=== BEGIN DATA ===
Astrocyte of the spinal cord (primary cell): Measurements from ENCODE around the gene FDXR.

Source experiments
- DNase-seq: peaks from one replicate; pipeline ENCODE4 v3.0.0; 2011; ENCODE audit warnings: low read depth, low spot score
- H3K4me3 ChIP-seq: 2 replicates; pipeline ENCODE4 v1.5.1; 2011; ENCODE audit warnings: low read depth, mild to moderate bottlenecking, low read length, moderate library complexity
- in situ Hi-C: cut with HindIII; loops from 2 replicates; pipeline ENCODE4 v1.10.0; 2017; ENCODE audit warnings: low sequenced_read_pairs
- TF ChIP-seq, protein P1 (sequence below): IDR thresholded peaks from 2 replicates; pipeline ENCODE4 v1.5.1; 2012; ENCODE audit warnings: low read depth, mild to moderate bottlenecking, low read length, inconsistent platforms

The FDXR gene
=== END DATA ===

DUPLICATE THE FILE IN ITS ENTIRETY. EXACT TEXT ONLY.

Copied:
Astrocyte of the spinal cord (primary cell): Measurements from ENCODE around the gene FDXR.

Source experiments
- DNase-seq: peaks from one replicate; pipeline ENCODE4 v3.0.0; 2011; ENCODE audit warnings: low read depth, low spot score
- H3K4me3 ChIP-seq: 2 replicates; pipeline ENCODE4 v1.5.1; 2011; ENCODE audit warnings: low read depth, mild to moderate bottlenecking, low read length, moderate library complexity
- in situ Hi-C: cut with HindIII; loops from 2 replicates; pipeline ENCODE4 v1.10.0; 2017; ENCODE audit warnings: low sequenced_read_pairs
- TF ChIP-seq, protein P1 (sequence below): IDR thresholded peaks from 2 replicates; pipeline ENCODE4 v1.5.1; 2012; ENCODE audit warnings: low read depth, mild to moderate bottlenecking, low read length, inconsistent platforms

The FDXR gene